As the Civil War rages, plantation owners Richmond and Carolyn Davidson continue to follow the path God set out for them—as an important link in the Underground Railroad, helping runaway slaves flee to the Northern states. Meanwhile, their older son, Seth, is working as a war photographer for the North—and their younger, Thomas, is a Confederate soldier. Torn by war on both sides, the Davidsons pray for both of their sons to come home safe—even as they struggle to keep their land in the face of financial troubles.
When Seth is reported missing and feared dead, the family despairs. But his new love, Charity Waters, refuses to accept the news passively. She sets out on a dangerous journey through the war-torn South to find Seth—and bring him home safe.
About the Author
Read an Excerpt
The year was 1862 and the war between the North and the South was a year old.
After a sluggish start in the spring and summer months of 1861, the Confederate army had won the first major decisive battle of the war at Manassas Junction in northern Virginia, repulsing a major Union offensive that had been intended to launch Union forces all the way to the Confederate capital of Richmond and put a quick end to the war.
The people of the North were shocked. Suddenly fear replaced optimism throughout the Northern states. This was not going to be as easy as most had assumed. The will to win throughout the South was strong, and their army more determined than Northerners had imagined.
Civil war was nothing new in the world. But that in the United States of America — built on Christian principles of liberty, equality, fairness, and reason — the sons of the North and the sons of the South should take up guns and now be engaged in a great effort to kill one another, could only be seen as an enormous national disgrace.
Perhaps war is a necessary purging fire for all nations, even democracies, at various junctures of their histories, even as the eternal cleansing fire will sweep the universe clean of sin that ultimate righteousness might shine out like the sun. Whether this present conflict between the army of the Union led by President Abraham Lincoln and the army of the Confederacy led by Jefferson Davis, would effect such a cleansing to the ultimate good of the now-divided country, or would tear this great experiment in democracy apart into a fragmentary shadow of its lofty ideal ... it was too early to tell.
But such high matters of eternal consequence did not occupy the thoughts of the soldiers carrying out the orders of their commanders. Though there was lofty talk about preserving the Union or defending states' rights, most had joined up in support of a cause they believed in — in its simplest terms, either to preserve slavery or to eliminate it. The heat of battle, however, quickly reduces ideals to practicalities. And the most practical of all practicalities was kill or be killed.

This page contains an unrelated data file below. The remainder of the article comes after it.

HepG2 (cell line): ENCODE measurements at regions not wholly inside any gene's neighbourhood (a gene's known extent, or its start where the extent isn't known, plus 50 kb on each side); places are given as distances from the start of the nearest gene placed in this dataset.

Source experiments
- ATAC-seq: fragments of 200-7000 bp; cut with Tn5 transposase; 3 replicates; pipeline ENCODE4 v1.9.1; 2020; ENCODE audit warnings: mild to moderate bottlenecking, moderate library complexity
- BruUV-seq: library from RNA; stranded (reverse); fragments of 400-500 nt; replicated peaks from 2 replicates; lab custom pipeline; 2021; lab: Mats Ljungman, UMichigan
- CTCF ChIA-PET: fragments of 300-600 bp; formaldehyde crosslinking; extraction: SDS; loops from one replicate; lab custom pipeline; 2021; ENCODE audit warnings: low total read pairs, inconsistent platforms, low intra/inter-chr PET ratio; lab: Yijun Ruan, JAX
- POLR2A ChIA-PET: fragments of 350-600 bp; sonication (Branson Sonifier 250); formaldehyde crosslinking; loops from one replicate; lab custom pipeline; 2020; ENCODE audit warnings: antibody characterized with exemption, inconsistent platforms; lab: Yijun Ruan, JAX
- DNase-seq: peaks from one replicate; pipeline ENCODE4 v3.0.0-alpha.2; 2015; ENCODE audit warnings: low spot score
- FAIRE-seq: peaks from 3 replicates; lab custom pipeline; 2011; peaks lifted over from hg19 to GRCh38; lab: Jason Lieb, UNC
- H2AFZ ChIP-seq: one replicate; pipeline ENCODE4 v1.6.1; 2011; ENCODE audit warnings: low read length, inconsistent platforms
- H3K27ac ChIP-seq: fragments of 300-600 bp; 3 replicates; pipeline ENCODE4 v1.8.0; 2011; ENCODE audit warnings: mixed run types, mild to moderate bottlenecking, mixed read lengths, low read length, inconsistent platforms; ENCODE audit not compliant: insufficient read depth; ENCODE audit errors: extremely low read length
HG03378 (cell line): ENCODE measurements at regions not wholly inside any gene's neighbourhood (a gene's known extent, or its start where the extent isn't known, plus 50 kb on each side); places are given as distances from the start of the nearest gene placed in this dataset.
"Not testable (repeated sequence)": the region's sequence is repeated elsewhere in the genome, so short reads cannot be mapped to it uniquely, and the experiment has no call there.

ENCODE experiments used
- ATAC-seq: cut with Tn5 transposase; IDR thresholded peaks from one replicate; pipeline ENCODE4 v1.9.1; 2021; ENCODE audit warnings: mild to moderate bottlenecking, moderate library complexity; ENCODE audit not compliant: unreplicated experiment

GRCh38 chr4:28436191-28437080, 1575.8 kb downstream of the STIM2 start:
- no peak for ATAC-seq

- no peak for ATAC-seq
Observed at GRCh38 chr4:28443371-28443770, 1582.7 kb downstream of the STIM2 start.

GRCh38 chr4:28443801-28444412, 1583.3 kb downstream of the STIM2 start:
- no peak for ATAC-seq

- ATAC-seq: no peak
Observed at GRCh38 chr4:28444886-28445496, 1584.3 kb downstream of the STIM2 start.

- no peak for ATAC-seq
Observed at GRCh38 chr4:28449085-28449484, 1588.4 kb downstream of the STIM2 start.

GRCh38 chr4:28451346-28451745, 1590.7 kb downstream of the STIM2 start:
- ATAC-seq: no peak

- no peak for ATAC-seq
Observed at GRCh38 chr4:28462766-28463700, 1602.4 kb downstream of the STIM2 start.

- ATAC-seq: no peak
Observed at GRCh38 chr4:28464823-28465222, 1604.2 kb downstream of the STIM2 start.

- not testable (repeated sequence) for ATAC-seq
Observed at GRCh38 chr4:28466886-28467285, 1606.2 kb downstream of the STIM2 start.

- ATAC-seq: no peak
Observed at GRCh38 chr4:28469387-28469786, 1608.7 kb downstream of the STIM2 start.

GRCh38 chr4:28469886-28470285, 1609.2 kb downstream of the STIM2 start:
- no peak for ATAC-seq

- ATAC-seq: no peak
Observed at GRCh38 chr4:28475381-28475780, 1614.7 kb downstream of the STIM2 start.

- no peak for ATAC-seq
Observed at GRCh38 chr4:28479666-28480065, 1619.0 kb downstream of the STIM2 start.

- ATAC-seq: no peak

The Confederate army was aided enormously in the early stages by an ingenious Confederate spy ring that infiltrated the highest levels of government. Its foremost operatives were not what the unsuspecting officers in charge of Union troop movements would have recognized right in front of their noses. What made the ring so cunning was that its recruits were mostly beautiful women of high society, who used their feminine wiles to lure information out of unsuspecting officials — information passed south which eventually came into the hands of the generals of the Confederacy.
Recruited by former army officer and now Confederate colonel Thomas Jordon, Washington widow Rose O'Neal Greenhow was, even by the outbreak of the war, one of the most important figures in this secret war. Of Southern birth and loyalties, the beautiful Mrs. Greenhow was still young and admired in Washington social circles by one and all. She was friend to senators, generals, and former presidents and particularly admired by Senator Henry Wilson of Massachusetts, chairman of the Senate Military Affairs Committee. Through her friend Bettie Duval, Greenhow smuggled information extracted from Wilson about Union troop movements near Manassas Junction, Virginia. The information was smuggled to General Beauregard who used it to turn the first great battle of the war into a Confederate victory.
On the heels of such success, the Confederate spy network in Washington D.C. and in all the North continued to expand.
Throughout the remainder of 1861, as a result of the victory at Manassas Junction, optimism in the South was unbounded. Talk ran rampant of an invasion of Washington D.C. and a quick Confederate victory.